How to Pick a Craftsman Toolbox Lock

Some people believe that a craftsman toolbox lock is just another lock that prevents your tools from being stolen. This might be true to some extent, but there’s more than meets the eye with these types of locks.

Craftsman Toolbox Lock

Craftsman locks are explicitly designed for opening and closing quickly. In addition, they don’t require too much torque or force to open them up, so they’re ideal for those with arthritis or any other condition, making using regular keys difficult.

The ones we carry here at Locksmith DC also come in different sizes, so you can pick one that will fit perfectly into your existing box! So, this article is for you. You will learn how to pick a craftsman toolbox lock with just one simple trick!

Step to Follow on how to pick a craftsman toolbox lock

Step One: Determine

Determine which type of cam you have. Craftsman mostly has one of two types of cams: standard and pop-out. A standard cam uses a brake-like mechanism that holds the tools in place inside the box and can only be released by rotating your key just the right way.

Determine

The pop-out mechanism is like a flap on top of the box that lifts like the lid on a traditional toolbox to release your tools. However, a pop-out cam is more susceptible to a bump key attack, so it might be better to invest in a padlock or high-security box if your cam is pop-out.

Step Two: Preparation

When it comes to picking your box, it’s best first to prepare a few things in advance. You will want a key that fits your lock and at least one bump key. If you don’t have an extra key and can’t borrow one for this purpose, don’t worry: you can still do this with just a single bump key.

If you have a bump key, you will also want to prepare some string or wire. The size of the wire you use depends on how big of a gap your lock has between the body and the case, but it should be fine if you stick to something on the smaller side of the spectrum.

Step Three: Pick Your Lock

The first step is to pick your lock using either the tension wrench or the bump key. Once you’ve done this, make sure you can turn the cam with your key; if not, go back and try again. The trickiest part of this process is getting to know how each type of scam works so you can pick the lock successfully.

Pick Your Lock Using Tension Wrench

A standard cam is the easier of the two, but it’s also more susceptible to bump-key attacks. A pop-out cam is trickier to pick because it requires rotating your key in a very specific pattern. If this is your first time picking a craftsman toolbox lock, it’s best to use the bump key.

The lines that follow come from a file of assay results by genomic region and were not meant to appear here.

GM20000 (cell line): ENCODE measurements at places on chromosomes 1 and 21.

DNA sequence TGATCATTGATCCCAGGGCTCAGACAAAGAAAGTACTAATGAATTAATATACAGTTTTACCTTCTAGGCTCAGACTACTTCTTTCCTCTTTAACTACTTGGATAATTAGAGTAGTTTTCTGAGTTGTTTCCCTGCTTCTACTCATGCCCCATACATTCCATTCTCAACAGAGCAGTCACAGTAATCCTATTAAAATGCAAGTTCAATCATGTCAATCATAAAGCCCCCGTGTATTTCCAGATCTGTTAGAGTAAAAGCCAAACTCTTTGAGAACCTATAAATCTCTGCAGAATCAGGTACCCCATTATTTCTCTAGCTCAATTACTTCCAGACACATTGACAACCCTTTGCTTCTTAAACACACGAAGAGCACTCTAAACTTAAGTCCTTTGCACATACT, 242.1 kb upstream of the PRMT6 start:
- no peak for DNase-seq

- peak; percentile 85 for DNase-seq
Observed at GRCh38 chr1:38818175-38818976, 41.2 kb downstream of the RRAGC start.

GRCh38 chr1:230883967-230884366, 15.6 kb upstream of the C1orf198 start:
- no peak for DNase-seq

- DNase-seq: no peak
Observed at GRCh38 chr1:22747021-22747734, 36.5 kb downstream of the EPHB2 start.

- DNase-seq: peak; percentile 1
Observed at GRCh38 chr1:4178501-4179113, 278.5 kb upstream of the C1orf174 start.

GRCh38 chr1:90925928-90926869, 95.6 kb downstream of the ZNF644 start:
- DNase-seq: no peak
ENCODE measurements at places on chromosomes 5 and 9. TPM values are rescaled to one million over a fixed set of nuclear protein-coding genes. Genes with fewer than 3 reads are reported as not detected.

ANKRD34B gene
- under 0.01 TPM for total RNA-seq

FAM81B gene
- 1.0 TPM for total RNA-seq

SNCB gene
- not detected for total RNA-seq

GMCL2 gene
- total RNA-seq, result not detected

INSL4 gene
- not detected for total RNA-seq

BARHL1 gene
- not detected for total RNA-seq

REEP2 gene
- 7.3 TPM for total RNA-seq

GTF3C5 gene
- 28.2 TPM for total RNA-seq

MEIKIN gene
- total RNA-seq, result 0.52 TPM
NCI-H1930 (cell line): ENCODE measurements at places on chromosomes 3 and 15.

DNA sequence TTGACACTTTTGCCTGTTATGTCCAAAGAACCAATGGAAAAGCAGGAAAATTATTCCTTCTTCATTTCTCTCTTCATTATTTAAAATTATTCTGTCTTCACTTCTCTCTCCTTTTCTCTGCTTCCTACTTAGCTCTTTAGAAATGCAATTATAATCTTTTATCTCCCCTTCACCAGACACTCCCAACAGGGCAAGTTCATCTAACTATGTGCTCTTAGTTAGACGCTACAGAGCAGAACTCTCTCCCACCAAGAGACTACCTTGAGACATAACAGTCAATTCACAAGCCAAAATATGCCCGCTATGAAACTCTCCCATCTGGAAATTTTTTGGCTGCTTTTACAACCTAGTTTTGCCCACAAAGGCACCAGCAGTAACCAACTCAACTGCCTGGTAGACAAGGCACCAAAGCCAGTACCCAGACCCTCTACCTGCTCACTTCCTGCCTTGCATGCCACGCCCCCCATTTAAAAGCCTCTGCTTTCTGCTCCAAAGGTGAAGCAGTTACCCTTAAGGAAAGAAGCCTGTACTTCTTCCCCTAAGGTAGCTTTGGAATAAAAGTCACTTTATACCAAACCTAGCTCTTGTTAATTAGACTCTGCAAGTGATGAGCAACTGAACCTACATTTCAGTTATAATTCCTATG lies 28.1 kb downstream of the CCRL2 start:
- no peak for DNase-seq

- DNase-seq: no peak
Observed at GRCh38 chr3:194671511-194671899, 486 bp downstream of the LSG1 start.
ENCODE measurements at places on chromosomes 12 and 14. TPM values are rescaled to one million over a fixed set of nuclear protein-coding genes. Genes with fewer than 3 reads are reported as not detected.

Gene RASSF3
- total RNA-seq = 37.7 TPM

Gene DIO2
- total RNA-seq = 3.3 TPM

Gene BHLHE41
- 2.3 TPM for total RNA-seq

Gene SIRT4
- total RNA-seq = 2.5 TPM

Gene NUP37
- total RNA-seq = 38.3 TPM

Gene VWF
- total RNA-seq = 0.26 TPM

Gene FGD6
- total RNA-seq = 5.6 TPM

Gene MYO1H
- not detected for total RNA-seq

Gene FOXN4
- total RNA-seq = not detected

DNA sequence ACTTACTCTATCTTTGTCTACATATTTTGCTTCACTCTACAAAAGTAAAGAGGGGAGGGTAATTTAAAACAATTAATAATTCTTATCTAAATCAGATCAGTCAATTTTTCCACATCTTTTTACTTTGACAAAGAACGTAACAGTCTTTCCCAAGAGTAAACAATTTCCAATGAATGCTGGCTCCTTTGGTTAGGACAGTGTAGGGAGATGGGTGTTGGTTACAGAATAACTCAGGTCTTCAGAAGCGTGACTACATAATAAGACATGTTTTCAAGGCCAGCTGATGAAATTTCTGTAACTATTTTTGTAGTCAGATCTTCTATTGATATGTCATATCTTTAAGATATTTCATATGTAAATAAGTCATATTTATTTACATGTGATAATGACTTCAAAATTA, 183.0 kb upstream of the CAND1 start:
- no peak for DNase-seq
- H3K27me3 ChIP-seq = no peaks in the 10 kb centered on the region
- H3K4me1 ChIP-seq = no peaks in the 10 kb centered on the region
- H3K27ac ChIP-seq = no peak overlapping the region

Step Four: Glide the Bump Key

With your bump key in hand, glide it along the seam on top of the toolbox where you think there might be a pin. There are three slots on each side, so find one slot and slip your wire or string underneath. You will want to make sure that there are at least six inches on either side of the bump key as you do this.

Now apply a little pressure to each slot as if you were bumping the pins inside the lock. If you feel a small click, try your key and see if it opens. If not, try another slot until you find the one that works. Once you have found it, keep applying pressure to the bump key just before holding the pins in place while you turn your key.

Step Five: Open Your Toolbox

Once all of your pins are set with the bump key, try turning your key just like you did when picking the lock. The pins should all click into place one by one, and you can open your toolbox in no time. If not, go back and try again with a different slot.

Open Your Toolbox

If this doesn’t work for you, you might have a pop-out cam on your hands, making bumping slightly more complicated. You will still need to hold your bump key while applying pressure with your thumb on the pop-out cam. Once all of the pins are set, use a pick to push up and release the lock just like you did with a standard cam.

Step Six: Wrap It Up

With your lock bound, you can start organizing your tools in no time. The only thing left to do is remove the string or wire holding all of the pins in place and close up your box. No matter what kind of cam it has, this should take no longer than five minutes.

This will work for nearly any standard toolbox, so don’t be afraid to get creative with your tools. If you want extra security, consider adding some additional locks to your box for more protection. The use of the proper knowledge will allow you to do it yourself while saving money.

Remember that while this is an effective way to pick craftsman toolbox locks, it’s also illegal in some areas. If you can find a key or borrow one, then there shouldn’t be any need to resort to this method. However, with the help of this article, you should know how to pick a craftsman toolbox lock and save yourself some time and money.

Conclusion

To pick a craftsman toolbox lock, you need to find the right screwdriver size and insert it into the holes on either side of the locks. Next, insert your fingers in between each hole and twist simultaneously so that they meet together. Once this is done correctly, turn one direction until there is enough space for you to slip a credit card or similar item under them to pry open from opposite sides.

This may take some practice before you get used to how much pressure needs applying when opening these locks. To do this, turn in one direction and keep the pressure steady.  This will give you the knowledge of how to pick a craftsman toolbox lock and save some time and money when replacing lost keys for these common types of locks.

You may also read – How to pick a steamer trunk lock

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